Kira Evans, 24, admits that she still struggles. She was in a house fire aged 14 and had to be put into an induced coma for several months while the burns that covered a third of her body were treated. ‘Even today I won’t wear shorts and I’ve never been in a swimming pool since,’ she says. Kira, from Llanelli, a stay-at-home-mum to Carys, five, and Levi, three, says that after the fire she became a recluse. ‘I shut down, I didn’t leave the house for well over a year.’

Kira Evans, 24, admits that she still struggles. She was in a house fire aged 14 and had to be put into an induced coma for several months while the burns that covered a third of her body were treated

Kira Evans, 24, admits that she still struggles. She was in a house fire aged 14 and had to be put into an induced coma for several months while the burns that covered a third of her body were treated

'Even today I won't wear shorts and I've never been in a swimming pool since,' she says.

'Even today I won't wear shorts and I've never been in a swimming pool since,' she says.

Kira, from Llanelli, a stay-at-home-mum to Carys, five, and Levi, three, says that after the fire she became a recluse. 'I shut down, I didn't leave the house for well over a year.'

Kira, from Llanelli, a stay-at-home-mum to Carys, five, and Levi, three, says that after the fire she became a recluse. 'I shut down, I didn't leave the house for well over a year.'

Kira Evans, 24, admits that she still struggles. She was in a house fire aged 14 and had to be put into an induced coma for several months while the burns that covered a third of her body were treated. ‘Even today I won’t wear shorts and I’ve never been in a swimming pool since,’ she says. Kira, from Llanelli, a stay-at-home-mum to Carys, five, and Levi, three, says that after the fire she became a recluse. ‘I shut down, I didn’t leave the house for well over a year.’

When she met her partner, Andrew, 29, seven years ago, she says she was 'shocked he had any interest in talking to me. I wasn't comfortable being out in public at all.'

When she met her partner, Andrew, 29, seven years ago, she says she was 'shocked he had any interest in talking to me. I wasn't comfortable being out in public at all.'

When she met her partner, Andrew, 29, seven years ago, she says she was ‘shocked he had any interest in talking to me. I wasn’t comfortable being out in public at all.’

When she met her partner, Andrew, 29, seven years ago, she says she was ‘shocked he had any interest in talking to me. I wasn’t comfortable being out in public at all.’ They started off as friends — ‘I didn’t want to let my guard down’ — before their relationship developed. This tentative approach is something Saffron and Lauren-Marie both recognise.

‘I tend to build relationships quite slowly, because I feel like I have to pick the right moment to tell them about what’s under my clothes,’ says Saffron. ‘Although it’s never been a problems for any of my boyfriends, so I think a lot of that fear is based on my own worries rather than reality.’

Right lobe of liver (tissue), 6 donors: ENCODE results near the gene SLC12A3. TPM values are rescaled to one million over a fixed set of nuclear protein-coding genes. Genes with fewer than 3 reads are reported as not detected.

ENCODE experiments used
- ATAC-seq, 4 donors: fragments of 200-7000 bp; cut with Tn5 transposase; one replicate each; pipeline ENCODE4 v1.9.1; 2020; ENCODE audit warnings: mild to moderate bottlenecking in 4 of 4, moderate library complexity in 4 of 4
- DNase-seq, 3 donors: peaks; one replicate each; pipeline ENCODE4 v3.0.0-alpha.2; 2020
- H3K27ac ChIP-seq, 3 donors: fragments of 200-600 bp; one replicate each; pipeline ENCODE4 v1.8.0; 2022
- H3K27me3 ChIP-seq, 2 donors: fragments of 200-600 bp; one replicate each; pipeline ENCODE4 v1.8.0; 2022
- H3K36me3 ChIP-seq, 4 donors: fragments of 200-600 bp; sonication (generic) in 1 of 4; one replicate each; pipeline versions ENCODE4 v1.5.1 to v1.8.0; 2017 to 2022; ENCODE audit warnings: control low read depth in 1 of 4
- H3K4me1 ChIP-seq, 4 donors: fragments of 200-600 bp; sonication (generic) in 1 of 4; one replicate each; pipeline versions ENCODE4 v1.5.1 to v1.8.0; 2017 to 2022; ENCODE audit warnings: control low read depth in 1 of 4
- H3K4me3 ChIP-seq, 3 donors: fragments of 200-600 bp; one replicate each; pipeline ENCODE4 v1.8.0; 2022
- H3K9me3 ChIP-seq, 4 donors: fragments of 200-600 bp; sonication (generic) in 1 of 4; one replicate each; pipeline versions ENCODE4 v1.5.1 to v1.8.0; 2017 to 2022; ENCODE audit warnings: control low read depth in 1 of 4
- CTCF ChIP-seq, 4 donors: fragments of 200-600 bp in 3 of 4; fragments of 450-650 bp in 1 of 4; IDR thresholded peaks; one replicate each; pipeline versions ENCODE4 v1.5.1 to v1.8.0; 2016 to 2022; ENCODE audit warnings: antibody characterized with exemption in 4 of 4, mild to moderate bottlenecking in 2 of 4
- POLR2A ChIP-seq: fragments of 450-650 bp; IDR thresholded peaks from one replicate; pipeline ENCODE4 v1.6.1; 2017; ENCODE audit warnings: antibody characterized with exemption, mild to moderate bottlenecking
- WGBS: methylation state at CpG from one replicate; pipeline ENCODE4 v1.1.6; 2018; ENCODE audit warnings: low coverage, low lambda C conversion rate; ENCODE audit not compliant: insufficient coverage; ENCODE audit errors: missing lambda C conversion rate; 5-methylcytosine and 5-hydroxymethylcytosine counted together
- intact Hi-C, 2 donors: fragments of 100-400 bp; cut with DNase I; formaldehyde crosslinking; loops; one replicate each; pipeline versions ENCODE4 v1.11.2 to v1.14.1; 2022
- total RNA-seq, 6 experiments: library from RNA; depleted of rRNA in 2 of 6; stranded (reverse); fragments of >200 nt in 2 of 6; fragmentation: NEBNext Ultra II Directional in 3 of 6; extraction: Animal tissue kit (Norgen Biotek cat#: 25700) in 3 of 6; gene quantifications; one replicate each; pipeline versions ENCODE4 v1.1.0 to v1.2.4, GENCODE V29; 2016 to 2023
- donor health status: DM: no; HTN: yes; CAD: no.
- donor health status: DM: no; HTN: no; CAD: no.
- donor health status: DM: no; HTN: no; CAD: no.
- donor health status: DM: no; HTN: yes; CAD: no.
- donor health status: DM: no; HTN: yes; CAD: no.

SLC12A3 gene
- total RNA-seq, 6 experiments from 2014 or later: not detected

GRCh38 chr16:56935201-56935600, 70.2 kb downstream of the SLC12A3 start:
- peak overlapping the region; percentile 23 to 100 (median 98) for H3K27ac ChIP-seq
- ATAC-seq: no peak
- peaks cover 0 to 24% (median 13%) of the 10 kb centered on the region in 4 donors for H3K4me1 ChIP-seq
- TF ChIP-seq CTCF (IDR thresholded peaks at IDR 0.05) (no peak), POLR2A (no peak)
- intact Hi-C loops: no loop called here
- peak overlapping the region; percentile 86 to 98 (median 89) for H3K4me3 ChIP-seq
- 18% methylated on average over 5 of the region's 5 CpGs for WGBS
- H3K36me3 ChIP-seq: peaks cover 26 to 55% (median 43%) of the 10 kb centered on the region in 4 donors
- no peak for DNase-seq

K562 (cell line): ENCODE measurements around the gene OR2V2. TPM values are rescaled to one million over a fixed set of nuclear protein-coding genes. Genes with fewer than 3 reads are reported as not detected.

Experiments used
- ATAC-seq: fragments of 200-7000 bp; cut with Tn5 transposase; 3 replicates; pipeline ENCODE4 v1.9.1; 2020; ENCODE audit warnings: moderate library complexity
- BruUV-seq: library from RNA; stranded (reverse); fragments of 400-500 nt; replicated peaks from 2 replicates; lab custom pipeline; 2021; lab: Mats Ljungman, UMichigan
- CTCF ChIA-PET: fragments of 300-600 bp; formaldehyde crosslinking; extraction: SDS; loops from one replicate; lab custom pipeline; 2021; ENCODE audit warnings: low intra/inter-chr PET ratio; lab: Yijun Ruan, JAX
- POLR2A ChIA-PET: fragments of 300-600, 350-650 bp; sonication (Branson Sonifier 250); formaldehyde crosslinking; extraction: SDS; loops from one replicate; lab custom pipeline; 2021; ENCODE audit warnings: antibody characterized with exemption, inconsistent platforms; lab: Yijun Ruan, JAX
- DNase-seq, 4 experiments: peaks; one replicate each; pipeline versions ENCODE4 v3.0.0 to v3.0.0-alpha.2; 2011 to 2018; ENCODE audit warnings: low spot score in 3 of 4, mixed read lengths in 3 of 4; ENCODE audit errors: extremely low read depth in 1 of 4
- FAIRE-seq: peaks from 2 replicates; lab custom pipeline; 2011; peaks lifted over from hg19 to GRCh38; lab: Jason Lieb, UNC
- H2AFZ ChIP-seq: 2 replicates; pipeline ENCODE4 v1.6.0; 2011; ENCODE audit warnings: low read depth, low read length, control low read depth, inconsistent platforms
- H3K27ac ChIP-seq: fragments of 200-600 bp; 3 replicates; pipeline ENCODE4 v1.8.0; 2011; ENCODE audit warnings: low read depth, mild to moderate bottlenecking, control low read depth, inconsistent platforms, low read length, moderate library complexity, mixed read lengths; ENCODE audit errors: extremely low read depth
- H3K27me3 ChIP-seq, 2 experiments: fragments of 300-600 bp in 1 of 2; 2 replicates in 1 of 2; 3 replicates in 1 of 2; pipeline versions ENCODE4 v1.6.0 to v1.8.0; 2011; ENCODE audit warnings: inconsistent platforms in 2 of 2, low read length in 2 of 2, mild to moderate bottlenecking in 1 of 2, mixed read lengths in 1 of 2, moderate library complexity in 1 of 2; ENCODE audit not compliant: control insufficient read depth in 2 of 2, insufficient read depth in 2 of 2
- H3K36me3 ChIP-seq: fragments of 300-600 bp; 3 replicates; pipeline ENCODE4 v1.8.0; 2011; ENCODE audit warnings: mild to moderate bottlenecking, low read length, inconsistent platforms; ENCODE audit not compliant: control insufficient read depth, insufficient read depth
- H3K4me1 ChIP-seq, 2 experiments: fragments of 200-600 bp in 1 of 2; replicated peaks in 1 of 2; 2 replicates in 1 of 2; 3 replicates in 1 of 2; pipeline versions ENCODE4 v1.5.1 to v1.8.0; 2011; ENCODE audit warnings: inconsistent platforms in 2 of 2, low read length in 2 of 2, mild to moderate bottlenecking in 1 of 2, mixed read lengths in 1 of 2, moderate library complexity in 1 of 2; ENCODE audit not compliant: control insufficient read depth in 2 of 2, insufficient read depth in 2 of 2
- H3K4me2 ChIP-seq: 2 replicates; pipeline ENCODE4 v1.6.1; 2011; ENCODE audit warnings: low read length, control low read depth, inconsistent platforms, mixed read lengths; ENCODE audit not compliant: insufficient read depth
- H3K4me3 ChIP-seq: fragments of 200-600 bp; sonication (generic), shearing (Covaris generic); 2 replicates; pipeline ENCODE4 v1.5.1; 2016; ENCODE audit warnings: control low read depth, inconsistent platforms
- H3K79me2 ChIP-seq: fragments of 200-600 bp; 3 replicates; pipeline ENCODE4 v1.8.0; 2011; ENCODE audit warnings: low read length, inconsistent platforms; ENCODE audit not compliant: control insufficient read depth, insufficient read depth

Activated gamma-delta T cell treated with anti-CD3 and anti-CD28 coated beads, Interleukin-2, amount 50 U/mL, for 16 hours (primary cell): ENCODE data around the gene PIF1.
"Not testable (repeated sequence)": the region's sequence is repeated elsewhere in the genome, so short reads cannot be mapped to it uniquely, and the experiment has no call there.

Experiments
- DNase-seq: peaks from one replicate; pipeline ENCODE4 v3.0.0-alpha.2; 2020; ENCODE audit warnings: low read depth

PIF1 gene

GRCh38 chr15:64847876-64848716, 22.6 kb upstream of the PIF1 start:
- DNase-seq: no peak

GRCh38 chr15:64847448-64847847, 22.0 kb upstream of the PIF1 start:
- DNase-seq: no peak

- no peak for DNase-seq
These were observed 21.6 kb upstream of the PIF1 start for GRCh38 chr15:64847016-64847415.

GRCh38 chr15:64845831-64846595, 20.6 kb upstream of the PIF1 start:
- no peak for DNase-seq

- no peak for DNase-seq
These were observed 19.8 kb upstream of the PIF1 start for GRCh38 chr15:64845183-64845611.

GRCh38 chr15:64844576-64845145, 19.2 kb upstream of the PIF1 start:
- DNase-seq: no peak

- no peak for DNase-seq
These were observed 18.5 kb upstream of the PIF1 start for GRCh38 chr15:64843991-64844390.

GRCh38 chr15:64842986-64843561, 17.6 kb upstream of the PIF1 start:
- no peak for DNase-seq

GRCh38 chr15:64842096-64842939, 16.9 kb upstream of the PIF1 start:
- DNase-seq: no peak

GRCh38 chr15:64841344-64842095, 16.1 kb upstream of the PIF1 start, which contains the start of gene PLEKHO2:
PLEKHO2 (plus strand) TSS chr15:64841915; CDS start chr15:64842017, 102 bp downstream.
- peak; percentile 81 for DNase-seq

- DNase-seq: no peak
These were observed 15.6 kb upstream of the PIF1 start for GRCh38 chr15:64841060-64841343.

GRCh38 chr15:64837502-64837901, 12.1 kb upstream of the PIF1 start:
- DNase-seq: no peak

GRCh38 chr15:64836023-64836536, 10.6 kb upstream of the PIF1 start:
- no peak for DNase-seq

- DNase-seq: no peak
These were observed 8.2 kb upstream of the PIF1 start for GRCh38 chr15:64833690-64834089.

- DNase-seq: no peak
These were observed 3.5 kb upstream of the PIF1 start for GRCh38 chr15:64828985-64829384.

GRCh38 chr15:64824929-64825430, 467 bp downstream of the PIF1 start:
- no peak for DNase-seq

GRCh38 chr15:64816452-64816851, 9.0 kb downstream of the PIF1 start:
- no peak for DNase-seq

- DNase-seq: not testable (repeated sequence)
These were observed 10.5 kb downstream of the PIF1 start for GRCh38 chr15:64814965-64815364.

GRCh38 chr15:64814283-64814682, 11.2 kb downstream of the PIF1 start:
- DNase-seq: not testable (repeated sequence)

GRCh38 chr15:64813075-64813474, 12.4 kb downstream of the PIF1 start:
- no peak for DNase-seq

Lauren-Marie has been with her boyfriend since they were 15, but remembers the first time he asked to kiss her. ‘I remember saying to him, ‘My mouth might feel weird, it might put you off’ — but he told me he couldn’t care less.’

The pageant is for survivors of burns, scarring and disfigurement and flips the traditional beauty pageant on its head. Everyone is beautiful in their own way and we should be celebrating those differences

All of the women see the pageant as an opportunity to be the role models they wish they’d had when they were growing up.

‘Back then there was nothing,’ says Kira. ‘It was hard to find out about burns or scars, there was nobody you could look up to.’

‘I want our voices to be heard,’ adds Maxine. ‘And to change society’s perceptions of disfigurement and disability.’

They also see it as a chance to reframe our conventions. ‘There isn’t one standard of beauty,’ says Saffron. ‘It’s more than the generic vision we’re usually presented with, and I hope this shows that.’

However, it’s telling that, despite many beauty brands’ outward claims of inclusivity, when we spoke Rochelle was struggling to get sponsorship for the pageant, after being rebuffed by many of the companies she approached. She has even taken on a second job to finance the project.

This quiet determination to make the event go ahead regardless of the obstacles she faces is characteristic of all of the finalists we spoke to, and is encapsulated in a quote Saffron tells me she found on the internet which, she says, ‘just seemed to sum up how I feel. It said: ‘I survived because the fire inside me burned brighter than the fire around me.’

  • For more information about the pageant, see Rochelle’s Twitter feed at twitter.com/BarrettRochelle

 

Link hienalouca.com

(Просмотров всего: 22 Время, 1 визитов за день)

Leave a Reply

Your email address will not be published. Required fields are marked *